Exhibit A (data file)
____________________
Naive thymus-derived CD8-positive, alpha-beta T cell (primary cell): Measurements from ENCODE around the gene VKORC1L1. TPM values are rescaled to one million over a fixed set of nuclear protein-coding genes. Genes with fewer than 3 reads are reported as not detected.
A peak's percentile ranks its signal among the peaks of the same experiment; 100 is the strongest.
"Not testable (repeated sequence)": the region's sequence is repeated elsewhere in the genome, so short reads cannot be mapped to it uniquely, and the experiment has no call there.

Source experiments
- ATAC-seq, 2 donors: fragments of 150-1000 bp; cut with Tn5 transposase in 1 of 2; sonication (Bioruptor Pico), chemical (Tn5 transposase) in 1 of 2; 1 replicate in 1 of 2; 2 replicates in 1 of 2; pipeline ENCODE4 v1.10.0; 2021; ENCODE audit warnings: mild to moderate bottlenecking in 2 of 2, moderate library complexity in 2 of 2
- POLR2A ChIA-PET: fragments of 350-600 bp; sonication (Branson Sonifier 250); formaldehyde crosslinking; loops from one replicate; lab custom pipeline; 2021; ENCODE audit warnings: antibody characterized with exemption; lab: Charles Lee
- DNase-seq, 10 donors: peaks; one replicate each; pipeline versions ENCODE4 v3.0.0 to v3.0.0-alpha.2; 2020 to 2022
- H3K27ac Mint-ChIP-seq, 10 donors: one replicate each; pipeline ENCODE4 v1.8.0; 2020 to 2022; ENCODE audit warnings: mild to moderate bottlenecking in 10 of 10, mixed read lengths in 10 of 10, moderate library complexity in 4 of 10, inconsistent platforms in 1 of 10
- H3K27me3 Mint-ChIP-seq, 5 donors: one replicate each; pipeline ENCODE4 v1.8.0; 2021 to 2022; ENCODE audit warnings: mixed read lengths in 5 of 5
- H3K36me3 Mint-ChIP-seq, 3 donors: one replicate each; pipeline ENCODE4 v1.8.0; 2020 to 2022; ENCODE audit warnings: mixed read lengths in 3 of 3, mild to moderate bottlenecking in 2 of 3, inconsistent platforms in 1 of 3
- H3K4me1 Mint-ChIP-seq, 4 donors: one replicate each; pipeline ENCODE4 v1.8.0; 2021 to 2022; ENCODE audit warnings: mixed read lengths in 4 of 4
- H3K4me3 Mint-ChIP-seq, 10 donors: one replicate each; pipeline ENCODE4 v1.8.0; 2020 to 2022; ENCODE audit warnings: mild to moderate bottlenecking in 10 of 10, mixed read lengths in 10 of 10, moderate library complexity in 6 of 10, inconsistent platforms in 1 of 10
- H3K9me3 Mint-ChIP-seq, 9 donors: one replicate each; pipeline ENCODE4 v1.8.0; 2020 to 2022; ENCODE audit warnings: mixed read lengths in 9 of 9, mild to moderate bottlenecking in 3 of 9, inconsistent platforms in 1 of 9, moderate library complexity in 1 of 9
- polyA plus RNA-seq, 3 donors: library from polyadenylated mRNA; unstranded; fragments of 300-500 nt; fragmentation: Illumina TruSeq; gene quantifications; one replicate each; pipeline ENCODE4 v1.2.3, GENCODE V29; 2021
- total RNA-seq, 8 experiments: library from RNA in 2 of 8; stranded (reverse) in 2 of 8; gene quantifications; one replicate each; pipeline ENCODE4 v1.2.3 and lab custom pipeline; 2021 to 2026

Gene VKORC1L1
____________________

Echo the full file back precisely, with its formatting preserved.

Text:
Naive thymus-derived CD8-positive, alpha-beta T cell (primary cell): Measurements from ENCODE around the gene VKORC1L1. TPM values are rescaled to one million over a fixed set of nuclear protein-coding genes. Genes with fewer than 3 reads are reported as not detected.
A peak's percentile ranks its signal among the peaks of the same experiment; 100 is the strongest.
"Not testable (repeated sequence)": the region's sequence is repeated elsewhere in the genome, so short reads cannot be mapped to it uniquely, and the experiment has no call there.

Source experiments
- ATAC-seq, 2 donors: fragments of 150-1000 bp; cut with Tn5 transposase in 1 of 2; sonication (Bioruptor Pico), chemical (Tn5 transposase) in 1 of 2; 1 replicate in 1 of 2; 2 replicates in 1 of 2; pipeline ENCODE4 v1.10.0; 2021; ENCODE audit warnings: mild to moderate bottlenecking in 2 of 2, moderate library complexity in 2 of 2
- POLR2A ChIA-PET: fragments of 350-600 bp; sonication (Branson Sonifier 250); formaldehyde crosslinking; loops from one replicate; lab custom pipeline; 2021; ENCODE audit warnings: antibody characterized with exemption; lab: Charles Lee
- DNase-seq, 10 donors: peaks; one replicate each; pipeline versions ENCODE4 v3.0.0 to v3.0.0-alpha.2; 2020 to 2022
- H3K27ac Mint-ChIP-seq, 10 donors: one replicate each; pipeline ENCODE4 v1.8.0; 2020 to 2022; ENCODE audit warnings: mild to moderate bottlenecking in 10 of 10, mixed read lengths in 10 of 10, moderate library complexity in 4 of 10, inconsistent platforms in 1 of 10
- H3K27me3 Mint-ChIP-seq, 5 donors: one replicate each; pipeline ENCODE4 v1.8.0; 2021 to 2022; ENCODE audit warnings: mixed read lengths in 5 of 5
- H3K36me3 Mint-ChIP-seq, 3 donors: one replicate each; pipeline ENCODE4 v1.8.0; 2020 to 2022; ENCODE audit warnings: mixed read lengths in 3 of 3, mild to moderate bottlenecking in 2 of 3, inconsistent platforms in 1 of 3
- H3K4me1 Mint-ChIP-seq, 4 donors: one replicate each; pipeline ENCODE4 v1.8.0; 2021 to 2022; ENCODE audit warnings: mixed read lengths in 4 of 4
- H3K4me3 Mint-ChIP-seq, 10 donors: one replicate each; pipeline ENCODE4 v1.8.0; 2020 to 2022; ENCODE audit warnings: mild to moderate bottlenecking in 10 of 10, mixed read lengths in 10 of 10, moderate library complexity in 6 of 10, inconsistent platforms in 1 of 10
- H3K9me3 Mint-ChIP-seq, 9 donors: one replicate each; pipeline ENCODE4 v1.8.0; 2020 to 2022; ENCODE audit warnings: mixed read lengths in 9 of 9, mild to moderate bottlenecking in 3 of 9, inconsistent platforms in 1 of 9, moderate library complexity in 1 of 9
- polyA plus RNA-seq, 3 donors: library from polyadenylated mRNA; unstranded; fragments of 300-500 nt; fragmentation: Illumina TruSeq; gene quantifications; one replicate each; pipeline ENCODE4 v1.2.3, GENCODE V29; 2021
- total RNA-seq, 8 experiments: library from RNA in 2 of 8; stranded (reverse) in 2 of 8; gene quantifications; one replicate each; pipeline ENCODE4 v1.2.3 and lab custom pipeline; 2021 to 2026

Gene VKORC1L1